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Bilder europäischer Reisender im Osmanischen Reich um 1700
Author: Annette Kranen
Die Sicht Reisender aus Nordwesteuropa auf den östlichen Mittelmeerraum war um 1700 durch die Bibel und antike Quellen, die Kreuzzüge und die osmanische Herrschaft geprägt. Wie fanden diese historischen Schichten Eingang in das Bild der Region, das ihre Zeichnungen und illustrierten Berichte hervorbrachten?
Reisende der Neuzeit fertigten Ansichten historischer Orte und Bauwerke im Osmanischen Reich für ein Publikum in Europa an. Diese Bilder wurden bislang meist als Quellen für die archäologische Forschung genutzt oder als Beleg für einen orientalistischen Blick gewertet. Die Studie beleuchtet sie erstmals in ihrem kulturhistorischen Kontext. Sie waren Teil eines breiten Austauschs über die Antike, für den auch der Kontakt mit lokalen Akteuren eine Rolle spielte. In drei Abschnitten zeigt das Buch auf, wie man das Reisen in die Länder der Bibel und der Antike verstand, wie man historisch bedeutende Topographien visualisierte und wie man sich Monumente und Relikte durch Zeichnen wie durch Sammeln aneignete.
Although we tend to suggest that clear constructions of identity are granted to religious symbols under the assumption that they distinguish between self and other explicitly, perceptions of alterity in fact play a vital role in sacral forms of representation. Markers of foreignness are used in a semantics of the exceptional that characterizes the sacral. Perceptions of difference are thus capable of making visible the remoteness of sacral forms from the profane world of experience. This book, therefore, asks: What role do traits of alterity play in the sacral context? How are various concepts of the sacred synthesized in situations of transcultural translation, for instance in the context of missionary activity? How did an artifact arrive at sacral potency in various cultures, and under what conditions did semantic shifts occur?
Narratives, Concepts, and Practices at work, 20th and 21st Centuries
Based on the papers presented at an international conference at the Freie Universität Berlin in 2013, the publication focuses on problems and challenges of art history’s epistemic frameworks. Following four guiding themes – narrations, venues, concepts and practice – the contributions address the aspect of mobility of aesthetic objects and their contextualisation from different analytical perspectives.
The essays examine complex processes of transcultural negotiations that are set in motion by »travelling« objects, artists, ideas and institutions in order to trace and analyse historical conditions that generated specific frameworks with their respective art historical narratives and artistic production.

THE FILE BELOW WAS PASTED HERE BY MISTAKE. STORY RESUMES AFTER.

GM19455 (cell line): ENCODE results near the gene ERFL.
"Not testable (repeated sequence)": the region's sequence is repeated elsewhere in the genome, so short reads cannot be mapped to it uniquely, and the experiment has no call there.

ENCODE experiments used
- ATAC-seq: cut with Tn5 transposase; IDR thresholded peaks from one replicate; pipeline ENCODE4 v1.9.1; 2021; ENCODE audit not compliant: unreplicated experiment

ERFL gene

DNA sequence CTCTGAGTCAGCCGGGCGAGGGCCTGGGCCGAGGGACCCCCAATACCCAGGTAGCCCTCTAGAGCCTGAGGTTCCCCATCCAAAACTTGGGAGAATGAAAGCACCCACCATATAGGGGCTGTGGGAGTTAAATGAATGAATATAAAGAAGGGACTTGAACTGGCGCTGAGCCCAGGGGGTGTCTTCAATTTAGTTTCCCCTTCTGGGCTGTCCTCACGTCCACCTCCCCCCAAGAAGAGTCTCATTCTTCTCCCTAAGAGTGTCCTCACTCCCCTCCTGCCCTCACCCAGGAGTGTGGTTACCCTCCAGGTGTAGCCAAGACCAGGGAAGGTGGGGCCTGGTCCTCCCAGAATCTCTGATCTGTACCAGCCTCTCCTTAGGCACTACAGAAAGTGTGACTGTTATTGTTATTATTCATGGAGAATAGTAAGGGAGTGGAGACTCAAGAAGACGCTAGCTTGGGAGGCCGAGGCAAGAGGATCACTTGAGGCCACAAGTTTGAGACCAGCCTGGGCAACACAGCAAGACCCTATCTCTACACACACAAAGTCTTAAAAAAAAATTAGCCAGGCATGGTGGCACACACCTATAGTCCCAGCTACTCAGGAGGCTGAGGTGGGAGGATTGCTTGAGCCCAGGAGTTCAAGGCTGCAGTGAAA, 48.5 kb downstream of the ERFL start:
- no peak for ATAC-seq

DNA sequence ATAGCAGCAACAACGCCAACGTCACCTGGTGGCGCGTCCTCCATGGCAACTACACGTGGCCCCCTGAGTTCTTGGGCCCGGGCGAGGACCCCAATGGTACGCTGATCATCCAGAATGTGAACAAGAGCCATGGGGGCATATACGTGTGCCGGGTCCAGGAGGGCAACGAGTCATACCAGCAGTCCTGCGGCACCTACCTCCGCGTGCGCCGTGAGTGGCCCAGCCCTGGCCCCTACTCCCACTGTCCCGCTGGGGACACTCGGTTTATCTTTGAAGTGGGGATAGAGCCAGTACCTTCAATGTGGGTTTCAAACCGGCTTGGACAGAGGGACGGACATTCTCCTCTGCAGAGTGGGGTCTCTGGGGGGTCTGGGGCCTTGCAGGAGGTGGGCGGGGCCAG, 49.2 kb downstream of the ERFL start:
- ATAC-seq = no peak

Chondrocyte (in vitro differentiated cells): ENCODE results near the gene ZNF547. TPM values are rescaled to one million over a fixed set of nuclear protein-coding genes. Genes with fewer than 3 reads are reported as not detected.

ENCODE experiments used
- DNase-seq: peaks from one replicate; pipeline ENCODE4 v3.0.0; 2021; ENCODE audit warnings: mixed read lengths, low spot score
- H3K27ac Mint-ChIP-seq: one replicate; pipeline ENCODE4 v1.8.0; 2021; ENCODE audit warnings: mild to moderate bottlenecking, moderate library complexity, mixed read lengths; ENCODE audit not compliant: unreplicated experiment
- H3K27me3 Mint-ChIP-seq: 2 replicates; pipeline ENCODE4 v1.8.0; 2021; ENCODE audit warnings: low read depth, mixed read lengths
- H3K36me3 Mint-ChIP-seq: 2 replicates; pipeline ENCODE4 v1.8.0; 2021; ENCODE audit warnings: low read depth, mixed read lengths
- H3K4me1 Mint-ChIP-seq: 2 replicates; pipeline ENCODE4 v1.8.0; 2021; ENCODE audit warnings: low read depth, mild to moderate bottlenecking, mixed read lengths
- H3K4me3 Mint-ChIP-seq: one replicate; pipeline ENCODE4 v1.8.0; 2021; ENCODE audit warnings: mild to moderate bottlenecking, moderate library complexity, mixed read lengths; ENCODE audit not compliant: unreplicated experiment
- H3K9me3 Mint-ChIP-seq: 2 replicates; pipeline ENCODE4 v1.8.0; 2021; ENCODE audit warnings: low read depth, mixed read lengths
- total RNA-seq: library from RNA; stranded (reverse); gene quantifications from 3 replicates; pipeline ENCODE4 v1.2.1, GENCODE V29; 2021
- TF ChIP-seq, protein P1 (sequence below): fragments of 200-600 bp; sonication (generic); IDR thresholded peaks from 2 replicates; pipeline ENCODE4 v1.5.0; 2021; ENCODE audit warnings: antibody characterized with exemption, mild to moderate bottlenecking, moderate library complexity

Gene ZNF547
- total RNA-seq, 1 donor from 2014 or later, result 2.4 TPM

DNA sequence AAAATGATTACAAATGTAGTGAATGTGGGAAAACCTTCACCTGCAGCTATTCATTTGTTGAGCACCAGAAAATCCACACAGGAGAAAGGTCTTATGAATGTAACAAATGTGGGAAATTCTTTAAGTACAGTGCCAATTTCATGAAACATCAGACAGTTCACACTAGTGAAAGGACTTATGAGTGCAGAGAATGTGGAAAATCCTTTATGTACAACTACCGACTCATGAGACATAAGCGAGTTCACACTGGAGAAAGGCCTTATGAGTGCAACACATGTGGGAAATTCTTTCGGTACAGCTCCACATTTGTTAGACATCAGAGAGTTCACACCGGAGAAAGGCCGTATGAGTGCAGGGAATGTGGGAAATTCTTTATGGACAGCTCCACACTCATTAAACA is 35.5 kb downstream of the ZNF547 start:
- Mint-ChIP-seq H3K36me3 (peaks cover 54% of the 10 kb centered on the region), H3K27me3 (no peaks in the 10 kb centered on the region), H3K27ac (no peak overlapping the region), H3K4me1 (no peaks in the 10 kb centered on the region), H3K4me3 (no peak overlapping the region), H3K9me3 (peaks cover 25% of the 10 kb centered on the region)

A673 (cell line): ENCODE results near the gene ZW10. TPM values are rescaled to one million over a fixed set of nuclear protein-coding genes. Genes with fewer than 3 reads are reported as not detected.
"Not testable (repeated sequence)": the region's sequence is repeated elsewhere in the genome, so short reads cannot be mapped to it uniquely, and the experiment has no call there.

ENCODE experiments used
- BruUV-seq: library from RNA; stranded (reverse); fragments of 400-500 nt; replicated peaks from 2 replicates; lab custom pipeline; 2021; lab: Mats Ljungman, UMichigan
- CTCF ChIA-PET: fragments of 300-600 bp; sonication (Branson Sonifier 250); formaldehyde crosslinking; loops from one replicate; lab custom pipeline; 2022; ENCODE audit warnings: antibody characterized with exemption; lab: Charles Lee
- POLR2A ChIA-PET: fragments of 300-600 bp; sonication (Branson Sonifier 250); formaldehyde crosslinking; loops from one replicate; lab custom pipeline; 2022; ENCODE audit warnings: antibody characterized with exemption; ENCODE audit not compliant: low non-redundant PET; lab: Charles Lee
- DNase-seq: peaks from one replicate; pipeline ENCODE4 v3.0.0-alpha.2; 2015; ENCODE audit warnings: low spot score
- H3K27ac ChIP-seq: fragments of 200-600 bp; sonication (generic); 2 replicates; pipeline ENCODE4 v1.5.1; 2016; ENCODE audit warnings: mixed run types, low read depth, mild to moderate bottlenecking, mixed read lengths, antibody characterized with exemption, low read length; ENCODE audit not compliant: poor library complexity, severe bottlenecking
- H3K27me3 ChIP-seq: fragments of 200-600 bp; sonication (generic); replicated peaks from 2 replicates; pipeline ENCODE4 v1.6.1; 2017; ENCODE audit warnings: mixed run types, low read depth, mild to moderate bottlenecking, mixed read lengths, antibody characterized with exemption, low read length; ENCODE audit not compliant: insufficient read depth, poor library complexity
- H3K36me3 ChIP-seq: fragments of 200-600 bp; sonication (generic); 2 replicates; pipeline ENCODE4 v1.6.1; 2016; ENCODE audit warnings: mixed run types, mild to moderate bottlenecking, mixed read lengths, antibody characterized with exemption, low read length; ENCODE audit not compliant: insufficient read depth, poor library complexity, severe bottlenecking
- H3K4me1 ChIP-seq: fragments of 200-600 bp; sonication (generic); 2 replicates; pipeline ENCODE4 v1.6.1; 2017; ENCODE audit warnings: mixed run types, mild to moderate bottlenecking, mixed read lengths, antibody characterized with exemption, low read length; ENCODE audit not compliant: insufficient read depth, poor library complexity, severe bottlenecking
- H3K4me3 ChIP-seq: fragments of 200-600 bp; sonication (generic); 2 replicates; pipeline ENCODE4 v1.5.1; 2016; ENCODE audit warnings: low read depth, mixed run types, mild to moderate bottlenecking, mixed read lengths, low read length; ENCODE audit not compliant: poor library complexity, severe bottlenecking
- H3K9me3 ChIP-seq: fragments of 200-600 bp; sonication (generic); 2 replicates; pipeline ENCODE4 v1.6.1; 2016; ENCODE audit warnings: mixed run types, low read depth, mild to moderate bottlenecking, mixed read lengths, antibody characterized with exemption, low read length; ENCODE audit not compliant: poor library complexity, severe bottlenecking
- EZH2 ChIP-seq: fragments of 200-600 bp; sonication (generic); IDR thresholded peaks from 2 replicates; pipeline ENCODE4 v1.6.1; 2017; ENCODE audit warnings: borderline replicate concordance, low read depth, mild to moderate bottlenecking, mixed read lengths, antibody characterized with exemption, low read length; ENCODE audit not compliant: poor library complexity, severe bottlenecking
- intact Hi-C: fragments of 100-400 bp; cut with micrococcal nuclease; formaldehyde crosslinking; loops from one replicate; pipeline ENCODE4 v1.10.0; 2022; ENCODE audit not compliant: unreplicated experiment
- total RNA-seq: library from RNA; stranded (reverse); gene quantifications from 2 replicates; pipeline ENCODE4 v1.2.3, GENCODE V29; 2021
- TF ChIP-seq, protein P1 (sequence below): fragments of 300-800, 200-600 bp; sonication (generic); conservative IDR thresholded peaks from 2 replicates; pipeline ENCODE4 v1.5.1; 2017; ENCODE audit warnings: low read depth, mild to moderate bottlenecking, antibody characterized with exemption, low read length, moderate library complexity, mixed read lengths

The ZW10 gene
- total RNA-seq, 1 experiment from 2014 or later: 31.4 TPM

Topographies of Artistic Mobility in Europe and Asia
While recent scholarship dealt with the economic and political historio-graphies of road systems, this book focuses on routes as stimuli of cultural transfer and artistic production.
Framed in the historiography of longue durée, routes may be addressed as trajectories that cut across cultural geographies and periodizations. With focus on the early modern period, the volume foregrounds an unprecedented expansion and transformation of route-networks. New combinations of transcontinental routes profoundly affected cultural topographies and symbolic paradigms. The rise of Asian and European port cities as nodes of maritime systems and prosperous cultural contact zones is closely linked to these shifts; routes, hubs, and the fabrication of collective imaginations about them therefore constitute the central themes of this book.
Essay on the Artist as Murderer
Why the myth of Daedalus, the protos euretes, is connected with envy and murder? The author takes as his starting point Ovid’s Metamorphoses, where Daedalus’ envy drives him to murder his pupil and nephew Perdix. He also considers the passage of Seneca the Elder, about the painter Parrhasius and the citizen from Olynthus, that he had tortured in order to paint the agony of Prometheus. The first case is a topos of the artist’s biography which implies, that the craft of the artisan was held as a guarded secret; the second is related to mimesis. The author questions what role the topos of the artist as murderer plays in text and imagery, from the Middle Ages to modern literature.